• The exercise, whose name “Tiger Triumph” was announced by US President Donald Trump during the “Howdy Modi” event at Houston last month in October, will be held off Visakhapatnam and Kakinada till November 21.

  • India is fielding its amphibious warships, INS Jalashwa and INS Airavat, survey ship INS Sandhayak, Army troops from the 19 Madras and 7 Guards battalions, and MI-17 helicopters and rapid action medical teams (RAMT) from the IAF.

  • The US, in turn, has deployed its amphibious warship USS Germantown, along with troops from the 3rd Marine Division.

  • The exercise is aimed at developing interoperability for jointly conducting HADR operations, which is in consonance with the growing partnership between India and the US.

Source: TOI


Part of GS- 2 IR

Why in news?

  • The President of Bolivia, Evo Morales, has resigned amid turmoil following his disputed re-election last month in Octover 2019. He has been in power for nearly 14 years. He left the post after losing the support of the army and the police.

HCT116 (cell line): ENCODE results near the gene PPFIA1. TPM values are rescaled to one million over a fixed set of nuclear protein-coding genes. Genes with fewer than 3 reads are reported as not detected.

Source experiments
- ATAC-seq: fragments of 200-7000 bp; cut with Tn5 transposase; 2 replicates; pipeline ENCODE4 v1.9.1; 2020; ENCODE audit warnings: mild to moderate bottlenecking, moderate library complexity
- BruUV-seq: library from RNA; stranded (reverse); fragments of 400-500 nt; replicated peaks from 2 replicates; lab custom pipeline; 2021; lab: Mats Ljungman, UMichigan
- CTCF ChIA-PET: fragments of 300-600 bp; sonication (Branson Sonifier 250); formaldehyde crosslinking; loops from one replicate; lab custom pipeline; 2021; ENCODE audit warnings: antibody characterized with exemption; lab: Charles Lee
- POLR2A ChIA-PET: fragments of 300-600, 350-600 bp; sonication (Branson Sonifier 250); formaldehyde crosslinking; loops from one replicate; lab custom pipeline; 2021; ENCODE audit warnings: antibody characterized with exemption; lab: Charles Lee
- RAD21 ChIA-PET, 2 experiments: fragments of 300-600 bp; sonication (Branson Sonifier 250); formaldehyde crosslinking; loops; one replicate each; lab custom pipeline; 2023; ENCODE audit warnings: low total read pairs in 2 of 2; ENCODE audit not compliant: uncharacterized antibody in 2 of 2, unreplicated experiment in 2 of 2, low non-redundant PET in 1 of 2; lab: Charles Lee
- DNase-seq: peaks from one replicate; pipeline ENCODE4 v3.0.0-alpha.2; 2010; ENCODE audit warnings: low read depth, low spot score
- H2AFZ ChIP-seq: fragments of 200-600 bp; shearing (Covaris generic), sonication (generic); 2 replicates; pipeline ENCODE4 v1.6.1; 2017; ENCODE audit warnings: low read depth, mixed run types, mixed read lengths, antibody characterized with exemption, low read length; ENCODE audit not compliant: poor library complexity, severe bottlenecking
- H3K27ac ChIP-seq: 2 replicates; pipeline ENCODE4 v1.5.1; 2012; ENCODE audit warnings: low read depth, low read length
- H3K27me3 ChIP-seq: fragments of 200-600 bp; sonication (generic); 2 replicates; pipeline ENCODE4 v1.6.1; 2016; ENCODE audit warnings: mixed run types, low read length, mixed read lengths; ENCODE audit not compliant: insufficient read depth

• He left the post after losing the support of the army and the police. The head of the army had called on him to go after protests over his election win. Auditors found irregularities with the poll but Evo Morales said he had been the victim of a coup.

  • The Vice-President, Alvaro Garcia Linera and Senate President Adriana Salvatierra, also resigned.

  • Bolivia has been rattled by weeks of anti-government protests following the reports of election fraud.


  • Bolivia is a landlocked country located in South America. It is bordered to the north and east by Brazil, to the southeast by Paraguay, to the south by Argentina, to the southwest by Chile, and to the northwest by Peru.

  • Alongside Paraguay, it is one of the only two landlocked countries in the Americas.

  • It is also the largest landlocked country in the Southern Hemisphere and the world's seventh largest landlocked country, after Kazakhstan, Mongolia, Chad, Niger, Mali and Ethiopia.

  • Its geography varies from the peaks of the Andes in the West, to the Eastern Lowlands, situated within the Amazon Basin. One-third of the country is within the Andean mountain range.

  • The capital is Sucre, while the seat of government and financial center is located in La Paz.

Source: AIR



Part of GS- 2 IR

Why in news:

  • Iran and Russia inaugurated a new phase of construction for a second reactor at Iran's sole nuclear power plant in Bushehr on the Gulf coast.